The bitcoin and cryptocurrency community, fiercely protective of its privacy, has been rocked by a massive data breach that’s seen the personal information of over 270,000 bitcoin and cryptocurrency users published online.
The data, stolen from popular France-based bitcoin and cryptocurrency hardware wallet Ledger in a July hack, was last week published on RaidForums, a marketplace for buying, selling, and sharing hacked information.
Many bitcoin and cryptocurrency investors have since been subject to a barrage of phishing attempts with scammers using the data to try to trick users into handing over the keys to their bitcoin and crypto wallets—revealing bitcoin’s greatest weakness is the companies that help people store and trade it.
The hacked data includes customer email addresses, full names, phone numbers and postal addresses, according to Ledger. A vulnerability on the Ledger website allowed a “unauthorized third party” to access the company’s e-commerce and marketing database before it was spotted by a researcher participating in Ledger’s bounty program.
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“End financial surveillance. Stop forcing companies to collect hackable jackpots of know-your-customer (KYC) data,” Balaji Srinivasan, technology angel investor and former chief technology officer at U.S. bitcoin and crypto exchange Coinbase, said via Twitter in the aftermath of the data dump, adding: “Privacy [is greater than] KYC.”
Regulations and tax requirements require companies to store certain information on their customers, often for many years. And while further regulation, such as the European Union’s General Data Protection Regulation (GDPR), is designed to protect user data, mistakes and vulnerabilities are inevitable.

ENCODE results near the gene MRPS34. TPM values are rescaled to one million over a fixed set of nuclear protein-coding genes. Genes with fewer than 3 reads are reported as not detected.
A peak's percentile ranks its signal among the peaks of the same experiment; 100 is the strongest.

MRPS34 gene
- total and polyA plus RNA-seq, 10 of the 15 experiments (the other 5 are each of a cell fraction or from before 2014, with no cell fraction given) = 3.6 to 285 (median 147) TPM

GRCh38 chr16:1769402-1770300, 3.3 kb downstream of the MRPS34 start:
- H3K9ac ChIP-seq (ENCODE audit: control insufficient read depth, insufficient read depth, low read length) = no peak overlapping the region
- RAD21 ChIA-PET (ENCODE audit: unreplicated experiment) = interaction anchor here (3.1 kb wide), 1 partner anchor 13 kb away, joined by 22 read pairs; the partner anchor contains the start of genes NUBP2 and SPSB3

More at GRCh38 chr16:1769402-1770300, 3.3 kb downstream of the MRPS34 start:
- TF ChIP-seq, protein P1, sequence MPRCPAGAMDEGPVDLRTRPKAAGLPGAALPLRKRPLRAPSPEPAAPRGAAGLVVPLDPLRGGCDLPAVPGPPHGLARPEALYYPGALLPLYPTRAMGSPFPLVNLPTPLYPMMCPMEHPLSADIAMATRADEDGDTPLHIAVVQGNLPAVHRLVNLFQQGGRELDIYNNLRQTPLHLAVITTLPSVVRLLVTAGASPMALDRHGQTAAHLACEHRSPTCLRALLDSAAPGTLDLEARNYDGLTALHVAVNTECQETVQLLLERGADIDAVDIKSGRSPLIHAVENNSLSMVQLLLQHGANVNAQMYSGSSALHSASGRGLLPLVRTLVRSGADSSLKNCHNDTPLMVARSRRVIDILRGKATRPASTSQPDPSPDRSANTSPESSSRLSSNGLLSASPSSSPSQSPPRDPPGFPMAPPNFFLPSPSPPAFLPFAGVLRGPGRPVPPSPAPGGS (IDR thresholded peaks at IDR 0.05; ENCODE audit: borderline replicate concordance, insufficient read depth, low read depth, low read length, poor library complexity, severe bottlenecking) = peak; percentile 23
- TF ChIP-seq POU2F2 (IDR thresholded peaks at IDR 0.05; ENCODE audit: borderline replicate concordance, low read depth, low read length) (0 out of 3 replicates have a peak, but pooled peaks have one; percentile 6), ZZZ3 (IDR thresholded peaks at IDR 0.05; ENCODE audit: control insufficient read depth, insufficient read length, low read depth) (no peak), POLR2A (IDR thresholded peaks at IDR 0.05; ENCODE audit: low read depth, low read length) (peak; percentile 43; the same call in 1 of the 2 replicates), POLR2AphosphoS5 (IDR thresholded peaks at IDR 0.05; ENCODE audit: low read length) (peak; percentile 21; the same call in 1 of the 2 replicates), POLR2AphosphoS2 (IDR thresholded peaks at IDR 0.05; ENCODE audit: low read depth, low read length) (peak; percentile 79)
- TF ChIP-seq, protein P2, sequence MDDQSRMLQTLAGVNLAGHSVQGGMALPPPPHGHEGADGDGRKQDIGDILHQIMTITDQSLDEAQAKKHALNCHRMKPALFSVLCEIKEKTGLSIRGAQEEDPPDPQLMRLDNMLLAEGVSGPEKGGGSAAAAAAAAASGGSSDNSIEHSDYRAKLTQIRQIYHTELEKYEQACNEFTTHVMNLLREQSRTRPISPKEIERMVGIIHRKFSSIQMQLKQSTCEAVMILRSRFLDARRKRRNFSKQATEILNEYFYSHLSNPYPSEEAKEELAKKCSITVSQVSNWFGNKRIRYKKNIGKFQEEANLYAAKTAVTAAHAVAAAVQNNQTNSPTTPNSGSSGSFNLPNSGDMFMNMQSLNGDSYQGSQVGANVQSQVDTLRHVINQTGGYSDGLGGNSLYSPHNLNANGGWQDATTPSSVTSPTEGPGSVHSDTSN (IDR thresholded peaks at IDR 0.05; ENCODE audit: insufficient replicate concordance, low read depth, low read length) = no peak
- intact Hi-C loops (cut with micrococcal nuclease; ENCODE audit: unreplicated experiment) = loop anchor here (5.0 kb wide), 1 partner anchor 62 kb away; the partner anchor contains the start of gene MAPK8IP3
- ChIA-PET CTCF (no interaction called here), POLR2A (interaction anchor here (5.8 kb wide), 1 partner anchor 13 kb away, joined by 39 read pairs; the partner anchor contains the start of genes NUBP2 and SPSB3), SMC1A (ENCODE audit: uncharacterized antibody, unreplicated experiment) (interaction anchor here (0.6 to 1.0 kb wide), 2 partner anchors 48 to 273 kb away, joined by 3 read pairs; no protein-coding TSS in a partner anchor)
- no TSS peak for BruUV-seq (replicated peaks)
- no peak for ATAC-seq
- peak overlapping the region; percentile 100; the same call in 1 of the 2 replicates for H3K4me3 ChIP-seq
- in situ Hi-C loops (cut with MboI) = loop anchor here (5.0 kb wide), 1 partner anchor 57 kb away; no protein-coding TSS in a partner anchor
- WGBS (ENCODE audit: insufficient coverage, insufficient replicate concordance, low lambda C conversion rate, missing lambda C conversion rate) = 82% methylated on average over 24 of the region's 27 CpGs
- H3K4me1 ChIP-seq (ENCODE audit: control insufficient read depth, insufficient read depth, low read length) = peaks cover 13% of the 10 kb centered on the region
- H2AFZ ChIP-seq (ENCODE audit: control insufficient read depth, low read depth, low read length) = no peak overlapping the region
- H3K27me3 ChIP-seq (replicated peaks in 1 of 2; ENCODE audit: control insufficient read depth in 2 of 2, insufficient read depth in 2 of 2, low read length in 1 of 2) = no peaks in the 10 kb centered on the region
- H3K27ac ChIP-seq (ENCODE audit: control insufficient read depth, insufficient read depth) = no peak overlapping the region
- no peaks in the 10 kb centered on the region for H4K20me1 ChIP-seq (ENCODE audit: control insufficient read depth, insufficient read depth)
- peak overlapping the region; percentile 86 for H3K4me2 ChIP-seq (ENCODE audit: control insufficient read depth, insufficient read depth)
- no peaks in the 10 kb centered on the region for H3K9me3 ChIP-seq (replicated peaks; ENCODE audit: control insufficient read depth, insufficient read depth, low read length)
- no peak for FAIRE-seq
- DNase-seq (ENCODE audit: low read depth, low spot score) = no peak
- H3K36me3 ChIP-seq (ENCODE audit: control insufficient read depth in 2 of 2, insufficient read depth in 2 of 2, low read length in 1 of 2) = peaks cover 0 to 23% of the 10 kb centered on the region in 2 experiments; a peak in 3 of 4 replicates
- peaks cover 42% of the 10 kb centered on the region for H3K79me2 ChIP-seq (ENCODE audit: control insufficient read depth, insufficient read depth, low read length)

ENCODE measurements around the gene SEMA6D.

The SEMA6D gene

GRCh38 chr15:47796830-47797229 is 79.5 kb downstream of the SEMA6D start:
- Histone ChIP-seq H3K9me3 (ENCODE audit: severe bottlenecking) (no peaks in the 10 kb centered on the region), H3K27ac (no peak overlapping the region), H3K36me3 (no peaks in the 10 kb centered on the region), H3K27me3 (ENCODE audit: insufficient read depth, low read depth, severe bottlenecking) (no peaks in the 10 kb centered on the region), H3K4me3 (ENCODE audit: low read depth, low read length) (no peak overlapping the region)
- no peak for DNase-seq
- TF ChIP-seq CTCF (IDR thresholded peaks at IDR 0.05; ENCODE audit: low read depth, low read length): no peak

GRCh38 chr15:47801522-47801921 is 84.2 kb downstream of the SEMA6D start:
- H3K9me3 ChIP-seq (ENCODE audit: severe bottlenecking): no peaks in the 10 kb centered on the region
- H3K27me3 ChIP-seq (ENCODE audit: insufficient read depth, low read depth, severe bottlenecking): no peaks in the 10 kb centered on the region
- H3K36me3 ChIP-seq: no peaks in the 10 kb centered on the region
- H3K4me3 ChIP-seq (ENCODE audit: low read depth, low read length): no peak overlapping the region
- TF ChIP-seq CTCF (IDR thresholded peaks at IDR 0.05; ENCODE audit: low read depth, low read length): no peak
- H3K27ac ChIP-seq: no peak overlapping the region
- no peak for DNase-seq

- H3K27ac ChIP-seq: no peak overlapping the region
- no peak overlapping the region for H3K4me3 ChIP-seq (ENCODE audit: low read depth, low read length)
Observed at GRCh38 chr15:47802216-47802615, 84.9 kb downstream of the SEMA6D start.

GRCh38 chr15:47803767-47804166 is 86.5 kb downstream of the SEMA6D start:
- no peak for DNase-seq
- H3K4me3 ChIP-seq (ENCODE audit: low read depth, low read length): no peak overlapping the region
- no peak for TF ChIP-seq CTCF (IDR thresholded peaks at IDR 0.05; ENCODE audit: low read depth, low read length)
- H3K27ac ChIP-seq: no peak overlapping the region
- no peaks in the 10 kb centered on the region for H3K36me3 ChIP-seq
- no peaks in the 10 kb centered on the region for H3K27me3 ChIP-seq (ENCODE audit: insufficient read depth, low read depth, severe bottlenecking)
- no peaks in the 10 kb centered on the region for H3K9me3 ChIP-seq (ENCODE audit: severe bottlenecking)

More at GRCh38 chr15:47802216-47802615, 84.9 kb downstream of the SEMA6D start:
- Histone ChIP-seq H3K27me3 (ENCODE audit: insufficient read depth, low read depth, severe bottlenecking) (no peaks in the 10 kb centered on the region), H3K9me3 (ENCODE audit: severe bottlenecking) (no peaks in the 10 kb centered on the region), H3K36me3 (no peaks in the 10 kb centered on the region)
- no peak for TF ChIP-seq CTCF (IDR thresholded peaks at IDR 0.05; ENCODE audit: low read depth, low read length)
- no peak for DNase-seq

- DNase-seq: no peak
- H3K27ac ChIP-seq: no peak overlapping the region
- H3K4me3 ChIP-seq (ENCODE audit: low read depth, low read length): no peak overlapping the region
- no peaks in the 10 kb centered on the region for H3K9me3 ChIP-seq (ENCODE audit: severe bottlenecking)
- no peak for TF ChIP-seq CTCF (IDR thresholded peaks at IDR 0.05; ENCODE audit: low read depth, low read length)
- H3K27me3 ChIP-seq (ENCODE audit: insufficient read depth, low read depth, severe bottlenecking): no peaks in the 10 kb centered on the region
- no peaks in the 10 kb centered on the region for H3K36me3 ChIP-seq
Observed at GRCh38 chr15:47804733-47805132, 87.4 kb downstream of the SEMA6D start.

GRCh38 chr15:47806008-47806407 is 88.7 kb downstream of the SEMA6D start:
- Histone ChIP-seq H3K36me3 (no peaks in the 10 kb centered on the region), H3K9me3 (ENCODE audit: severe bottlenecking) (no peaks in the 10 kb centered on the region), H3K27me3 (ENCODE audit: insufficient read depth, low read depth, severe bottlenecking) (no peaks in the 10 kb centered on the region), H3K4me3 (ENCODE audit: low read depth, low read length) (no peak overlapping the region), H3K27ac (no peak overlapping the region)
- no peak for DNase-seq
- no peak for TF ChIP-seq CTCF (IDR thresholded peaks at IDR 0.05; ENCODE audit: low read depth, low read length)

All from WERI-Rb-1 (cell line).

“The combination of insecure centralized databases and current KYC laws sets up a situation where millions of people are predictably victimized by hackers to (maybe) prevent a few crimes,” Srinivasan tweeted.
Some of Ledger’s customers have received emails from scammers that include their name and address, threatening them unless they pay a ransom.
Phishing attacks and ransom demands have long plagued the bitcoin and cryptocurrency world, rising and falling in severity along with the volatile bitcoin price. Ledger, along with many other financial and technology companies, has tried to educate its users and the public about phishing attacks—but when people are involved, there will always be risk.
“[People] are definitely one of the weak links,” Ruben Merre, the chief executive of bitcoin and crypto hardware wallet company NGrave, said via email.
“They are an easy way into companies, through a targeted spear-phishing attack, one can isolate someone out, hack that person, and then from there get access to company systems. It is actually how most of the historic big security breaches occur. For example, a small vendor that has a huge platform as a customer might be the perfect entry point for a massive data breach.”
Earlier this year, social network Twitter was hit by a spear-phishing attack that allowed three men, two of them teenagers, to take control of the accounts of major public figures and corporations, including Joe Biden, Elon Musk, and Apple AAPL . Inevitably, they used their almost incomprehensible reach and power to try to scam people out of their bitcoin.
While bitcoin’s decentralized nature means there isn’t company or organization that can be targeted directly, centralized cryptocurrency exchanges, wallet providers, and other digital platforms will always be bitcoin’s greatest weakness.